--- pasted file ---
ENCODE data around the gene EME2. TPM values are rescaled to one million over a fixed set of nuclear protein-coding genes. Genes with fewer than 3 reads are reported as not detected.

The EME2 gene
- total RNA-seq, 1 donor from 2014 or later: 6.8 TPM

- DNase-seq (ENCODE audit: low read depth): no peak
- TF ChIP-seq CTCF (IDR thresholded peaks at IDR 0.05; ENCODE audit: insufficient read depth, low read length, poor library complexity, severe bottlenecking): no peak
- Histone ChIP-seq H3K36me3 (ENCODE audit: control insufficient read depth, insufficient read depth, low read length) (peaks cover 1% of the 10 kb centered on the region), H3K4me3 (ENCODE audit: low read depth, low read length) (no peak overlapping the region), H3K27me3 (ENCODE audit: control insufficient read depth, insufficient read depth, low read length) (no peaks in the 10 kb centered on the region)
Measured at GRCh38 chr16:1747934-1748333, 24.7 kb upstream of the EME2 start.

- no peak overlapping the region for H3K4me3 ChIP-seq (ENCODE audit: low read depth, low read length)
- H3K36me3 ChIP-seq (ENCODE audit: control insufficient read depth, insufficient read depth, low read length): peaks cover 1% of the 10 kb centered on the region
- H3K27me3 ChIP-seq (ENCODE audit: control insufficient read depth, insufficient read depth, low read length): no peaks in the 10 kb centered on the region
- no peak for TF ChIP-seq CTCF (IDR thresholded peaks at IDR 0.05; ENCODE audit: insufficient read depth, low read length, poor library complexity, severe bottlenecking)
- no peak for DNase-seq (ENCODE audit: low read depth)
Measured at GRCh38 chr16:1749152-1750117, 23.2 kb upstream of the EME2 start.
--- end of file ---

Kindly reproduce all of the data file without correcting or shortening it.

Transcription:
ENCODE data around the gene EME2. TPM values are rescaled to one million over a fixed set of nuclear protein-coding genes. Genes with fewer than 3 reads are reported as not detected.

The EME2 gene
- total RNA-seq, 1 donor from 2014 or later: 6.8 TPM

- DNase-seq (ENCODE audit: low read depth): no peak
- TF ChIP-seq CTCF (IDR thresholded peaks at IDR 0.05; ENCODE audit: insufficient read depth, low read length, poor library complexity, severe bottlenecking): no peak
- Histone ChIP-seq H3K36me3 (ENCODE audit: control insufficient read depth, insufficient read depth, low read length) (peaks cover 1% of the 10 kb centered on the region), H3K4me3 (ENCODE audit: low read depth, low read length) (no peak overlapping the region), H3K27me3 (ENCODE audit: control insufficient read depth, insufficient read depth, low read length) (no peaks in the 10 kb centered on the region)
Measured at GRCh38 chr16:1747934-1748333, 24.7 kb upstream of the EME2 start.

- no peak overlapping the region for H3K4me3 ChIP-seq (ENCODE audit: low read depth, low read length)
- H3K36me3 ChIP-seq (ENCODE audit: control insufficient read depth, insufficient read depth, low read length): peaks cover 1% of the 10 kb centered on the region
- H3K27me3 ChIP-seq (ENCODE audit: control insufficient read depth, insufficient read depth, low read length): no peaks in the 10 kb centered on the region
- no peak for TF ChIP-seq CTCF (IDR thresholded peaks at IDR 0.05; ENCODE audit: insufficient read depth, low read length, poor library complexity, severe bottlenecking)
- no peak for DNase-seq (ENCODE audit: low read depth)
Measured at GRCh38 chr16:1749152-1750117, 23.2 kb upstream of the EME2 start.